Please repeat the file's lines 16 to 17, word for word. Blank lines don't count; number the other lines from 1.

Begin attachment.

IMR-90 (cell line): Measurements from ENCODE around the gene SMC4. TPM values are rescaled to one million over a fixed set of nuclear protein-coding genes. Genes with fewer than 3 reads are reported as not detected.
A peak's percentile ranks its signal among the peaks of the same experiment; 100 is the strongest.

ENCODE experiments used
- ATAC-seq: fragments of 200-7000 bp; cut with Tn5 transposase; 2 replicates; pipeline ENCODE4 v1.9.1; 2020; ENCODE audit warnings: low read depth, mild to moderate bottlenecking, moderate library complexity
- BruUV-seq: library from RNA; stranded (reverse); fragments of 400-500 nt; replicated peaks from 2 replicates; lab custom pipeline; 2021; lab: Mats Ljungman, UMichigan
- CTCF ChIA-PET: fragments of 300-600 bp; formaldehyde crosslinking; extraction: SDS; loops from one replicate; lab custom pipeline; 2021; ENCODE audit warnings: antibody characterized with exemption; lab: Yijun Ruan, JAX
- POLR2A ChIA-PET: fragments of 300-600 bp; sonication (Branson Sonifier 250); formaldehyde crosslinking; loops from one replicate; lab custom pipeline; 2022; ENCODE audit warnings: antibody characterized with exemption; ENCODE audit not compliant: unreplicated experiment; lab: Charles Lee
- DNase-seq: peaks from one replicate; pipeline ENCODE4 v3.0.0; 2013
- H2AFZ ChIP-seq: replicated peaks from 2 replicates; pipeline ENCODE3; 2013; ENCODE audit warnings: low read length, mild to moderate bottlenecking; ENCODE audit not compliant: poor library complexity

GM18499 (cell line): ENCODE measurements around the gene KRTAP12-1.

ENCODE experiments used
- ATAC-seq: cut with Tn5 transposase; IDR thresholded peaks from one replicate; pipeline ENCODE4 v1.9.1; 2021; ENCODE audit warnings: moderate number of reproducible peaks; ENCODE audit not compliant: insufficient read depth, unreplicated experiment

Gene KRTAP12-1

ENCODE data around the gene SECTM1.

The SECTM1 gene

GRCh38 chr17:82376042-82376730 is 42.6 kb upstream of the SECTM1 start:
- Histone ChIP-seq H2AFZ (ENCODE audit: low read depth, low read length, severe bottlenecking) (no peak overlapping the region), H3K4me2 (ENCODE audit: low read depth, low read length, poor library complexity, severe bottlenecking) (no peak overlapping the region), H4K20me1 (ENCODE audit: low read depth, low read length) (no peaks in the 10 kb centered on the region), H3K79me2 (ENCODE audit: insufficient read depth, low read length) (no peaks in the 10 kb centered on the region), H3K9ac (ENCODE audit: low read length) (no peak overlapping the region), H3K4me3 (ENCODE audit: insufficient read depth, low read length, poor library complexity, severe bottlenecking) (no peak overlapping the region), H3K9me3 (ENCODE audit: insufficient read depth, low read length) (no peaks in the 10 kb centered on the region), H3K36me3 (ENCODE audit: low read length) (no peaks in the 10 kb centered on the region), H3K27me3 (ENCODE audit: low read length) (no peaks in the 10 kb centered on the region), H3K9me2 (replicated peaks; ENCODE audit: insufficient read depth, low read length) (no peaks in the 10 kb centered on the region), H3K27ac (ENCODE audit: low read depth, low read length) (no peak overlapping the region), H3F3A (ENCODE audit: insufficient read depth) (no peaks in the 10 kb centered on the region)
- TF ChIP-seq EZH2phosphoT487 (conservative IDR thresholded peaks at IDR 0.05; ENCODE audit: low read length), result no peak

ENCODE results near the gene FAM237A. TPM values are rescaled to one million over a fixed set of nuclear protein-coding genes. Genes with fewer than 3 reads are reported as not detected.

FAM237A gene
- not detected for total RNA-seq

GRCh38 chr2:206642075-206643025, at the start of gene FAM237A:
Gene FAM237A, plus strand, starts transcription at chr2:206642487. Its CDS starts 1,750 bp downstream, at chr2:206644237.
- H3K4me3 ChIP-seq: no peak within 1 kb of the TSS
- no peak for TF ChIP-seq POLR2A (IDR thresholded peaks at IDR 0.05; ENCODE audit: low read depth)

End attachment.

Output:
GRCh38 chr17:82376042-82376730 is 42.6 kb upstream of the SECTM1 start:
- Histone ChIP-seq H2AFZ (ENCODE audit: low read depth, low read length, severe bottlenecking) (no peak overlapping the region), H3K4me2 (ENCODE audit: low read depth, low read length, poor library complexity, severe bottlenecking) (no peak overlapping the region), H4K20me1 (ENCODE audit: low read depth, low read length) (no peaks in the 10 kb centered on the region), H3K79me2 (ENCODE audit: insufficient read depth, low read length) (no peaks in the 10 kb centered on the region), H3K9ac (ENCODE audit: low read length) (no peak overlapping the region), H3K4me3 (ENCODE audit: insufficient read depth, low read length, poor library complexity, severe bottlenecking) (no peak overlapping the region), H3K9me3 (ENCODE audit: insufficient read depth, low read length) (no peaks in the 10 kb centered on the region), H3K36me3 (ENCODE audit: low read length) (no peaks in the 10 kb centered on the region), H3K27me3 (ENCODE audit: low read length) (no peaks in the 10 kb centered on the region), H3K9me2 (replicated peaks; ENCODE audit: insufficient read depth, low read length) (no peaks in the 10 kb centered on the region), H3K27ac (ENCODE audit: low read depth, low read length) (no peak overlapping the region), H3F3A (ENCODE audit: insufficient read depth) (no peaks in the 10 kb centered on the region)